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Correlation-to-Causation

Test 53 - Section 3 - Question 11

Logical Reasoning

Difficulty: 4


Explanation


It's a correlation-to-causation argument: On evidence that businesspeople who travel internationally on business are more likely to suffer from chronic insomnia than are businesspeople who don't, the argument concludes that business travel must be causing insomnia. That's bullshit.


Correlation-to-causation is one of the LSAT's most common flaws. Tune into it, and make an objection. Correlation can suggest causation, but it does not prove it. That's the first step.

The second step is to consider a couple standard weakeners:


1) Alternate cause: What if there was some other thing that caused both international business travel and insomnia? Like, what if you were Jeff Bezos? I'm sure JB travels internationally all the time—looking ever more Lex Luthor-esque in his fancy suits and private jets—and I would not be surprised at all to find that the Bezonator rarely sleeps. But I don't think it would be fair to say that "the stress of international travel" are causing him not to sleep. It seems more likely that being the CEO of Amazon requires lots of attention and causes lots of stress. Those things, not the travel, could be causing him not to sleep. 


2) Reversal of cause and effect: What if, instead of international travel causing insomnia, it was the other way around? What if insomnia caused an insatiable desire to travel internationally? What if insomnia caused people to be super creative and ambitious? What if being super creative and ambitious caused you to become an internet entrepreneur supervillain? That may sound far-fetched, but it actually turns out to be the correct answer here.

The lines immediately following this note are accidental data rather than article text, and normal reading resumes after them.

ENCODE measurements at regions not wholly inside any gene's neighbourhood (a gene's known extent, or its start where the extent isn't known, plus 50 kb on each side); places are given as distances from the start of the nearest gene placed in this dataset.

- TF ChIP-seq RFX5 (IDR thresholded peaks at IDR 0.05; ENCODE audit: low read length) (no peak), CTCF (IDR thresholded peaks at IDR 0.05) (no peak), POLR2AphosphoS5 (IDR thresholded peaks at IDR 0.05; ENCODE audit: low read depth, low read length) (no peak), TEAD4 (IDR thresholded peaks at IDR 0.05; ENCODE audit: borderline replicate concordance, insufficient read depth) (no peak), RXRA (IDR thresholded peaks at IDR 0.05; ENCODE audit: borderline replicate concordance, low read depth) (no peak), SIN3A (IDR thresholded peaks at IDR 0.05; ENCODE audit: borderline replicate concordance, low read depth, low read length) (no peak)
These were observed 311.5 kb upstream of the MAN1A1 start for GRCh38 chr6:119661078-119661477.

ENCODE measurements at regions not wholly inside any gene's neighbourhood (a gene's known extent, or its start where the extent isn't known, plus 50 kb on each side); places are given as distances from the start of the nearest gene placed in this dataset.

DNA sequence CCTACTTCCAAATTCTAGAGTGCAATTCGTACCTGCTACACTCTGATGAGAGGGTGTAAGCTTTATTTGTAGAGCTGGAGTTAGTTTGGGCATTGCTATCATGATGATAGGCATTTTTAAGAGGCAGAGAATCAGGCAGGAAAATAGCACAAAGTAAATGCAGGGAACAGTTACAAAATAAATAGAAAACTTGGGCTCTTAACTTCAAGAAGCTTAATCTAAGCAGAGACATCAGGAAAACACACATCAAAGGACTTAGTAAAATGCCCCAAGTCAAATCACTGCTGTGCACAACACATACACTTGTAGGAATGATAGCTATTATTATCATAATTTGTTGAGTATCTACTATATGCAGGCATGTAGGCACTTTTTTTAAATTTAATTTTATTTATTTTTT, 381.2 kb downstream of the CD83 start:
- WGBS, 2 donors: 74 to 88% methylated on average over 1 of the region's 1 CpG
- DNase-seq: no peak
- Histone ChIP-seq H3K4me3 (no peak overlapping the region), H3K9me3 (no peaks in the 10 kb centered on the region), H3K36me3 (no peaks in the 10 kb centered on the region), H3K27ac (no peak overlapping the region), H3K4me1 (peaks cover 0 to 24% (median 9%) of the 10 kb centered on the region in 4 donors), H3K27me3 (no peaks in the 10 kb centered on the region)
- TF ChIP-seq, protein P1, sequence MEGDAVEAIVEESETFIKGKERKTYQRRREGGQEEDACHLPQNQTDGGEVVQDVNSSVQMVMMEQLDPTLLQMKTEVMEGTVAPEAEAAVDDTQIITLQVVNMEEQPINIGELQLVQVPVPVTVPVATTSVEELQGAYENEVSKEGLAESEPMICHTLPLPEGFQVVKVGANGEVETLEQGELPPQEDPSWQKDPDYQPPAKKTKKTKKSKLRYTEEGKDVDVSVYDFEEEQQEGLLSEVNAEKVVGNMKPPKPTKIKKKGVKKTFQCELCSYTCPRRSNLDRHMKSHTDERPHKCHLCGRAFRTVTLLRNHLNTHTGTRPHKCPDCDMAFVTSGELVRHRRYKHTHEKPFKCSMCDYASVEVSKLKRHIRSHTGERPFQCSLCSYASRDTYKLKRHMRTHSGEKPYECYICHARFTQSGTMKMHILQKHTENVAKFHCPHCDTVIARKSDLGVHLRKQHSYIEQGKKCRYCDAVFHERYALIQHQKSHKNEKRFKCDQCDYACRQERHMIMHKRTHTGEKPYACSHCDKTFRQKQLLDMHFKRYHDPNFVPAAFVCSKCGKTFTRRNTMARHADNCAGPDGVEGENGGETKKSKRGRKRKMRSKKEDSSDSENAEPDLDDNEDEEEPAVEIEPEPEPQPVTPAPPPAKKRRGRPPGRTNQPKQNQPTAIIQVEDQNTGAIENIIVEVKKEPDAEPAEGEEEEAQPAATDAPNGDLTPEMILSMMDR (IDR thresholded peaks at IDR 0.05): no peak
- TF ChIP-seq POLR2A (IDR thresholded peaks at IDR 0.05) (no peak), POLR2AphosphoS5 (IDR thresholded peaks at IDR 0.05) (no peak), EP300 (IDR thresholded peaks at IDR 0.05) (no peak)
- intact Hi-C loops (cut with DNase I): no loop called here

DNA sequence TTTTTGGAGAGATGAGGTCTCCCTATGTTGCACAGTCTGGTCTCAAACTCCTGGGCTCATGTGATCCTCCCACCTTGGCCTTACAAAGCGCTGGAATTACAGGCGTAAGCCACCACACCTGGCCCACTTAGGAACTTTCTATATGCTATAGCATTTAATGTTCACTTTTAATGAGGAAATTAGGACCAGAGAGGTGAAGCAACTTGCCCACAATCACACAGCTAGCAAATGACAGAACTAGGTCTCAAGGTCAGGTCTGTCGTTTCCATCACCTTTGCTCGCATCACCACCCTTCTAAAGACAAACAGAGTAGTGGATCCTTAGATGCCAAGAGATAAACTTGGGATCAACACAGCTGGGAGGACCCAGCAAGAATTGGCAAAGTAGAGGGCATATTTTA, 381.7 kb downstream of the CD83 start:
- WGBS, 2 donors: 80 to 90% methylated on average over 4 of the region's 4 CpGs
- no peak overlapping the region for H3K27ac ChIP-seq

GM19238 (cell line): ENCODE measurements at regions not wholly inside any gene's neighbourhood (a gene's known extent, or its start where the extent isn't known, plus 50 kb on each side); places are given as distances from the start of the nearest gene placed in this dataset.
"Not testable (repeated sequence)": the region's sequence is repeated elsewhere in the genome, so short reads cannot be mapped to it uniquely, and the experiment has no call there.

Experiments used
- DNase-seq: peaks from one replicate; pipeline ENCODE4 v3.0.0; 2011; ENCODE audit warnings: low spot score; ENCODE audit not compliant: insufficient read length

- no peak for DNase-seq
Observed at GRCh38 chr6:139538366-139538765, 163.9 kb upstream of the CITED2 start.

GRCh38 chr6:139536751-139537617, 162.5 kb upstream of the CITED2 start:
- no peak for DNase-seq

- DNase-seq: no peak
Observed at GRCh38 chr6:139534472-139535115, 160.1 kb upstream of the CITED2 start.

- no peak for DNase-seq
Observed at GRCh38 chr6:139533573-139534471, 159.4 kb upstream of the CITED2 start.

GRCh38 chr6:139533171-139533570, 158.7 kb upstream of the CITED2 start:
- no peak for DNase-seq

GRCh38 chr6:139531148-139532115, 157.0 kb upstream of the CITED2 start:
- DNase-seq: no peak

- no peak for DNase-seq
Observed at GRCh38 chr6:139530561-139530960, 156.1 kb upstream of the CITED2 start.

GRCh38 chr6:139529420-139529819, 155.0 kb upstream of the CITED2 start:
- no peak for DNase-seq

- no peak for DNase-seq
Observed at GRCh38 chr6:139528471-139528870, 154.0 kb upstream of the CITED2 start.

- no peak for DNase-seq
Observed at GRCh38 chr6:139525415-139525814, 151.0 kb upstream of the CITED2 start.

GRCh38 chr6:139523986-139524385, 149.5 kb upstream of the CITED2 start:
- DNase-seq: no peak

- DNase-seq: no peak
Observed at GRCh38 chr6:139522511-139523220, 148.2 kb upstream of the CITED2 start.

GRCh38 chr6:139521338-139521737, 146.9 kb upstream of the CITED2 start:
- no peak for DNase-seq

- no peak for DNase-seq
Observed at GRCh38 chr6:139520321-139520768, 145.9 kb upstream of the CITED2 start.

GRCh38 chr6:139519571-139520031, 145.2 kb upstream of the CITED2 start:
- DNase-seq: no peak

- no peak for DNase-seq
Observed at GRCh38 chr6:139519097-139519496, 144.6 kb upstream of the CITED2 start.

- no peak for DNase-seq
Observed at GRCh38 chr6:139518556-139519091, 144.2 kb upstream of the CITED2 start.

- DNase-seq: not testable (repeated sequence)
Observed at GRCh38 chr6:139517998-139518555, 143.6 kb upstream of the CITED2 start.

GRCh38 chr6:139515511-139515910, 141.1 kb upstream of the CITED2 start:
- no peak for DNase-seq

It's a Strengthen question, so we're looking to support the idea that international business travel causes insomnia. Keep our objections in mind! The correct answer on a Strengthen question is frequently the opposite of one of our objections.


A) Nah, this seems like a weakener. If most international travel only happens between next door neighbors—Antwerp to Amsterdam, let's say—why would we think that international travel causes insomnia? (That's a lovely 75-minute train ride. What's so stressful about that?)


B) This would weaken the argument. We're looking for a strengthener.


C) Tricky, but yep. As predicted, this answer protects against one of our objections above. Consider what it would mean for the argument if employees who already had insomnia were more likely than their coworkers to be all like "sure, send me to Tokyo for 24 hours; idgaf I'm an insomniac anyway!" If that were the case, it would be a significant problem for the argument—insomnia would be causing international travel, rather than international travel causing insomnia. This answer is the opposite of that. It protects against the reversal of cause and effect. That's why it's the answer. 


D) This would weaken the argument. We're looking for a strengthener.


E) This also might weaken the argument. Or it's just irrelevant. Who cares what happens after international travel stops? What does that have to do with whether international travel causes insomnia while you're doing it? 


The correct answer is C because it protects against a weakener. These are a lot easier to see if we predict the weakeners in the first place. It's reason #49239 that we don't read the question stem first. Always just attack the argument. Then figure out what team you're on. 


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